When he was taking his girlfriend to the movies in Kendall, screenwriter Mark Perez never thought he would one day be writing scripts for big-time Hollywood studios. The Sunset High grad says his best memories of going to high school in Kendall were movie nights at either the now-defunct AMC in what was then called Kendall Town & Country Mall (now the Palms at Town & Country) or the Falls’ United Artists, which is now owned by Regal Cinemas.
The first-generation Cuban-American now hopes his “tons” of family in Kendall will head out to their favorite theaters to see his latest script brought to the big screen, Game Night. In it, Jason Bateman and Rachel McAdams play Gary and Annie, newlyweds with a shared obsession for game night with friends. Then Gary’s wealthy egoist of a brother, Brooks (Kyle Chandler), joins to up the stakes by hosting a kidnapping mystery at his rented mansion. High jinks ensue when the kidnapping of Brooks appears more real than the participants care to admit.
Perez, a self-described John Hughes fan, admits he never dreamed about writing movie scripts while he was watching films such as The Breakfast Club and Ferris Bueller’s Day Off. Now, when he looks back, he understands he had already found his destiny.
“You know when you have a revelation but you don’t know it?” he says. “Like, I didn’t know that’s what I wanted to do, but I look back on it, and that’s when I [think], Oh, that’s when I decided that I wanted to write movies.”
Despite his passion for '80s comedies, even while in college at Florida State University in the late '80s and early '90s, filmmaking wasn’t on his radar. Perez attended FSU before the school had a film major or film program. It wasn’t until he took some English classes that he realized he might have a career in writing.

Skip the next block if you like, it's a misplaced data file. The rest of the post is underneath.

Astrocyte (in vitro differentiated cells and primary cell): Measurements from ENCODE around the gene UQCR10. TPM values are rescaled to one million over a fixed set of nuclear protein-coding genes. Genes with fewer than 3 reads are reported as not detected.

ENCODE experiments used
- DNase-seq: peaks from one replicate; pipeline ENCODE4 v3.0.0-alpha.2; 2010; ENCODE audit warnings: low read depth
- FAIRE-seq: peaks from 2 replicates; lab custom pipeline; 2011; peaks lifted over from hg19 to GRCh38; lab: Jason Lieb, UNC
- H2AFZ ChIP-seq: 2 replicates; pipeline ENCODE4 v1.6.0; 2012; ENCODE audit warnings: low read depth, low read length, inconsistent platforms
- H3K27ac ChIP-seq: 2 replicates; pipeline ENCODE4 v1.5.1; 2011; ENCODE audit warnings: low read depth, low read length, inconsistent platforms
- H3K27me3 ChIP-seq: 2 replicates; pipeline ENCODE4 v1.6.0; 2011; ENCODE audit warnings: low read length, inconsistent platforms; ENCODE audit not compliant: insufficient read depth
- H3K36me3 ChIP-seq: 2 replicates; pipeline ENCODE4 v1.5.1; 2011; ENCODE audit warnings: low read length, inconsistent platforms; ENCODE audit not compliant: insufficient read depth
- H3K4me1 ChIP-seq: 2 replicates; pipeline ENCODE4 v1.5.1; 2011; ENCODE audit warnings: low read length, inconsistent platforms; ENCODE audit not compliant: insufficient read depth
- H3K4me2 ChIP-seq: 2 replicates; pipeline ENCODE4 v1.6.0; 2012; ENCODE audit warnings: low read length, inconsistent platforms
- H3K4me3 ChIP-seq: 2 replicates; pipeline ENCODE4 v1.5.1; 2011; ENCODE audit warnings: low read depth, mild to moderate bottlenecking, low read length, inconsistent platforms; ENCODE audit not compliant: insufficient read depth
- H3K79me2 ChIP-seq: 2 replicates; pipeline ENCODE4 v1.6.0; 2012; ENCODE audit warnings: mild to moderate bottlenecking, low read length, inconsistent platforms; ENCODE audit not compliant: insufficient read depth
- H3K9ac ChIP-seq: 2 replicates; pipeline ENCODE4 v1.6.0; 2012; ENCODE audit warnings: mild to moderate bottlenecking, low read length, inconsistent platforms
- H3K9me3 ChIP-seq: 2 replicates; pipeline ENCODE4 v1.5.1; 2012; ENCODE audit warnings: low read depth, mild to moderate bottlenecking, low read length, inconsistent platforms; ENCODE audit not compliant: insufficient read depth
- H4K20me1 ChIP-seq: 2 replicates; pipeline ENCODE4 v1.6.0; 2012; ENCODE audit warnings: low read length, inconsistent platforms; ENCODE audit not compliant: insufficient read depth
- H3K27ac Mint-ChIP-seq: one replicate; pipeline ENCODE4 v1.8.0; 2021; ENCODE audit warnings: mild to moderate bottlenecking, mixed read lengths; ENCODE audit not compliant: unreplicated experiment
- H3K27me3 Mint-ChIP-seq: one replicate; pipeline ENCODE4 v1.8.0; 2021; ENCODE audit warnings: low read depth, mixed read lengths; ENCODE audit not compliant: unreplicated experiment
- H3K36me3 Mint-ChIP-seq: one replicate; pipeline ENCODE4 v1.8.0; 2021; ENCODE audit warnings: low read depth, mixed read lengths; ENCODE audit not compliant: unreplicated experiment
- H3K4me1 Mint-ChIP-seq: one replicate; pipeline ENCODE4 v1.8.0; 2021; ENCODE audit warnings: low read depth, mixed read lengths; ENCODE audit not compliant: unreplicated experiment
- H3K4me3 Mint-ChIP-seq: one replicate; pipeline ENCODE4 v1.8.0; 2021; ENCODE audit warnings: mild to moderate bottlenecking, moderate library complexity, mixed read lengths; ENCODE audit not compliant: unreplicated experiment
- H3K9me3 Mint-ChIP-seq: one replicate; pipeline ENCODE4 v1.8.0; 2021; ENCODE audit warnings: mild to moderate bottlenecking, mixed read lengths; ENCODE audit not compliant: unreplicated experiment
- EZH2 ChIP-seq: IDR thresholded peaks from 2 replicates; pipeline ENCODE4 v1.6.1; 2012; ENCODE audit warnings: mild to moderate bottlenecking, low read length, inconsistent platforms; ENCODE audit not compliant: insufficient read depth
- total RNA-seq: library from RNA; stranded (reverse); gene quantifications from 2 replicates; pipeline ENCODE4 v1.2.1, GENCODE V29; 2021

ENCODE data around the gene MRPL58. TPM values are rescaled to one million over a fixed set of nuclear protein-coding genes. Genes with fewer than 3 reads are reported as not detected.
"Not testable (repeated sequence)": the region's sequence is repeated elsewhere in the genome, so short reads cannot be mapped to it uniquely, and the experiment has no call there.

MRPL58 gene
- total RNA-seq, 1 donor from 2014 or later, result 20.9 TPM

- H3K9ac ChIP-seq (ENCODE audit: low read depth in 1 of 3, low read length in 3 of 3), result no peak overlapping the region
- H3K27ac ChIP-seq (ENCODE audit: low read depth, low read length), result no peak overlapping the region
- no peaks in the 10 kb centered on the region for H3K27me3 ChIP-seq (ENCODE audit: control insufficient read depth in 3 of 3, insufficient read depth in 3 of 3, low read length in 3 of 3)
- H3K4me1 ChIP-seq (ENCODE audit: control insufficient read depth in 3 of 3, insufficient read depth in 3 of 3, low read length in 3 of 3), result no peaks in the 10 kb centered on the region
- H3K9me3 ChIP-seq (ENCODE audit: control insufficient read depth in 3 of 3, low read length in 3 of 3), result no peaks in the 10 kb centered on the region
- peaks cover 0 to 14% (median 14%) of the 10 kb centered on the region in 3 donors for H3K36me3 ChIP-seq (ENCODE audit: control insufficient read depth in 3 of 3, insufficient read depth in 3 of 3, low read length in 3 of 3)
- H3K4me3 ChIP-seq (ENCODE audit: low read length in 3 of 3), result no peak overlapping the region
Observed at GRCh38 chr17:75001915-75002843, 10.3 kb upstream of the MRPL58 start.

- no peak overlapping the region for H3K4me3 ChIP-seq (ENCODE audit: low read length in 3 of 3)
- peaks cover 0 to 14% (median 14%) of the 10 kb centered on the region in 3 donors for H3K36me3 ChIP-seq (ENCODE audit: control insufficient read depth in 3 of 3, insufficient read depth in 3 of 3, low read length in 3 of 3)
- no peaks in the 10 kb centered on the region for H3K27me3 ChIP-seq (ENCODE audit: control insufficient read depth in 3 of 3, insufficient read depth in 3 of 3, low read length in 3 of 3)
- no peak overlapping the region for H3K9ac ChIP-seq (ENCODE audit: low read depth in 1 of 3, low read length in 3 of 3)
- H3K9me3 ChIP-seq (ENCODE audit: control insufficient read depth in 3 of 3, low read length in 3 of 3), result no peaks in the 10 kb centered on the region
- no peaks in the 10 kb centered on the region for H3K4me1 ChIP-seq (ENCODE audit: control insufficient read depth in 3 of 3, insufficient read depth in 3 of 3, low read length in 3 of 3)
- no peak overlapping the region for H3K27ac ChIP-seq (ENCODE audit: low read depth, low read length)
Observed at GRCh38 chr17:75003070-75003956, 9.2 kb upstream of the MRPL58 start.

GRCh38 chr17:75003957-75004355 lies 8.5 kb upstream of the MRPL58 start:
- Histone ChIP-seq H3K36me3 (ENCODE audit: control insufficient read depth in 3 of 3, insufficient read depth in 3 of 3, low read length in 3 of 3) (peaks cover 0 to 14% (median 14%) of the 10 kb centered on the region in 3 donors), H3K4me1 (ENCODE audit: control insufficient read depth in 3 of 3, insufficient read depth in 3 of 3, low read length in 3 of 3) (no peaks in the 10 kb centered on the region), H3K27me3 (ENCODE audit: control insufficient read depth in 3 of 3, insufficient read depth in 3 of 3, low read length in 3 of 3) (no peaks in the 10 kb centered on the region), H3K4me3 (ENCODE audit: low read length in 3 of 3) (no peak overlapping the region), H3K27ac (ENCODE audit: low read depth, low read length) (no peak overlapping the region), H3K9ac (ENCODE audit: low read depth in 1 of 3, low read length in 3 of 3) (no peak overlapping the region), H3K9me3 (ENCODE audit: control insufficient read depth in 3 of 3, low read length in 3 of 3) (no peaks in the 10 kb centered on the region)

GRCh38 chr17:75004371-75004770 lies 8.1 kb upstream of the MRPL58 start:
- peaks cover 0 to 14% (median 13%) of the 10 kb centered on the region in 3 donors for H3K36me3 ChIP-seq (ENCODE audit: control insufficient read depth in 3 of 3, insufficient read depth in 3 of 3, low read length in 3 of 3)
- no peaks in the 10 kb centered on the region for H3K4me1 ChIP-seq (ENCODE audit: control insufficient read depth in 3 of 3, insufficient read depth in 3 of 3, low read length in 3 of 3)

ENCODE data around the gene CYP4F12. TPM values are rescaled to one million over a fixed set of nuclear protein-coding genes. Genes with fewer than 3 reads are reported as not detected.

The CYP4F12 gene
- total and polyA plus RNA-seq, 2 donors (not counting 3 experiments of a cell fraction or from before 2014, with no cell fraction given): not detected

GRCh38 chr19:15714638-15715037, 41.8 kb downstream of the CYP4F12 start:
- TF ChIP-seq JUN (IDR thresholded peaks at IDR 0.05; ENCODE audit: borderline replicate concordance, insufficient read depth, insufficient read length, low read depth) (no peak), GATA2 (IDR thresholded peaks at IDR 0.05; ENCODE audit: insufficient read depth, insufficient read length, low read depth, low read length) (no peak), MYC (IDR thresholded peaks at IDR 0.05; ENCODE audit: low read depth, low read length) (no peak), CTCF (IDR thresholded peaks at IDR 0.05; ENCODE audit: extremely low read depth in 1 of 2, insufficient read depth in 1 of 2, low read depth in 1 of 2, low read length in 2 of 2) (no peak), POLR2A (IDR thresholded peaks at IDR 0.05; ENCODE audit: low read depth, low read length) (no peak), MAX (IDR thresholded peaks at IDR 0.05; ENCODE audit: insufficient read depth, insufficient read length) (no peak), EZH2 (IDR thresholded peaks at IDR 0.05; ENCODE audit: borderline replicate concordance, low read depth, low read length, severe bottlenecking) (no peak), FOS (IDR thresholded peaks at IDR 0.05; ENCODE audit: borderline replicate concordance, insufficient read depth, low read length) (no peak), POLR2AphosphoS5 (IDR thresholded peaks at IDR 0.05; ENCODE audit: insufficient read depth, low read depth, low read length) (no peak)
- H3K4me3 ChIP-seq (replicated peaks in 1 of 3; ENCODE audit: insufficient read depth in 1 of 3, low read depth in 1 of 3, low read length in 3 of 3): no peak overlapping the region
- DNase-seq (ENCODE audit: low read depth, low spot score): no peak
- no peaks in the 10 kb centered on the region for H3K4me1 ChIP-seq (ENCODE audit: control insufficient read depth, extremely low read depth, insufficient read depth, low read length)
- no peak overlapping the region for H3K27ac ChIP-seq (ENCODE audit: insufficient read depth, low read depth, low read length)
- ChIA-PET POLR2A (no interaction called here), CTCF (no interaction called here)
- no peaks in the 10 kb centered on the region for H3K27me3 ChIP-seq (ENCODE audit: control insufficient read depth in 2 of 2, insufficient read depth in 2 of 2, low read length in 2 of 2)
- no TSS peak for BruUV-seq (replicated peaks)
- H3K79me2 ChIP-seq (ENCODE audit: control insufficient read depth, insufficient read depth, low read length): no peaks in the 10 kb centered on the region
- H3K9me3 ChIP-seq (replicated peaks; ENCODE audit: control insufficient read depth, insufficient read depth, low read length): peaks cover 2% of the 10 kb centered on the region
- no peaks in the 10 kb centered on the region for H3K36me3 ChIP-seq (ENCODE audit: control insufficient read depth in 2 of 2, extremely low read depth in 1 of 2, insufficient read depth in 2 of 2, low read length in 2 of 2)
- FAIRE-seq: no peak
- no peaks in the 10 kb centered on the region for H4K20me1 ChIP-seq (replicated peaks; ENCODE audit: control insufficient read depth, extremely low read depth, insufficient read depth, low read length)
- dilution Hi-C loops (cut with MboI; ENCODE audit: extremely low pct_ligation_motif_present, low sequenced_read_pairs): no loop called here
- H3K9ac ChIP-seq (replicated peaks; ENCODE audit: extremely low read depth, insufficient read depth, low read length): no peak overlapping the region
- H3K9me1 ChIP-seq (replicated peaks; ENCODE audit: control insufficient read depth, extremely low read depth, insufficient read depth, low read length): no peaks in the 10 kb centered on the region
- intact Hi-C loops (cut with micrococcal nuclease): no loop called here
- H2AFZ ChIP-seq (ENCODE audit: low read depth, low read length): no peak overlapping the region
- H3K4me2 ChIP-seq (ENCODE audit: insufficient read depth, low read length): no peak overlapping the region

“My GPA was terrible,” he says of the credentials he brought to the university from his Sunset days, “so the only major I could get into was English literature... and I started getting A’s. I’d be in women’s literature class and get an A on all my writing stuff, and I was like, Man, writing must be easy, huh, for somebody like me getting A’s.”
After graduating from FSU with a 2.6 GPA and moving back to Miami, he and his college girlfriend, now his wife, decided to head to Hollywood with $3,000 and try to make it in the city’s fabled movie industry. She got into acting, and Perez, after investing in books with titles like How to Screenwrite and Screenwriting 101, began writing screenplays. It wasn’t until five years after moving to Los Angeles that he found himself with a gig writing screenplays for Disney as one of the first members of the Disney Writing Program.
During his tenure, Perez was one of the writers of the film Frank McKlusky, C.I.; received story credit for Herbie Fully Loaded, starring Lindsay Lohan; and was the sole writer behind The Country Bears, the one Disney-attraction-inspired movie that didn’t make money, he says. “I had one week left on my contract, and they said, 'You gotta write the whole script,'” he recalls. “I was like, Oh my God, and, dude, I like wrote it in four days. It got green-lit that weekend, and I was like, Making movies is easy! It’s the easiest thing.”
But reality outside Disney soon hit. Perez realized his real passion lay in writing for his adult peers.
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With that in mind, he says the five years it took to bring Game Night from script to screen were nothing short of a miracle. He found the inspiration for the story, his first R-rated adult comedy, when a producer friend gave him the title of the movie. “Game Night. What do you think?” he recalls his friend telling him. “It’s all going to be one night, and then it’s going to be a murder mystery, and what if they don’t know an actual murder happened?”
Perez changed the murder to a kidnapping, and then he was off, creating the type of cinematic situation comedy for which he's always had a particular affinity. “I don’t know if you remember the plot of Three Amigos, with Steve Martin,” he says, “when they think they’re doing a movie scene but actually El Guapo is there to kill them. And then Tropic Thunder is another where they think it’s a movie, but there are actually people out to kill them.”
Soon everyone, including Perez’s old friends and his many family members in South Florida, will have an opportunity to see what the joke is all about when Warner Bros. releases Game Night in theaters Friday. Perez says he’s “over the moon” with how the movie turned out. “Not only is it a comedy, but it’s got a thriller vibe. It’s got a twist at the end, and the score is really cool. There’s a lot of cool things to it that when you’re writing a script, you go, I hope they don’t ruin it, and in this case, they made it ten times better.”
Game Night. Starring Rachel McAdams, Jesse Plemons, and Jason Bateman. Directed by John Francis Daley and Jonathan Goldstein. 100 minutes. Rated R. Opens wide Friday, February 23.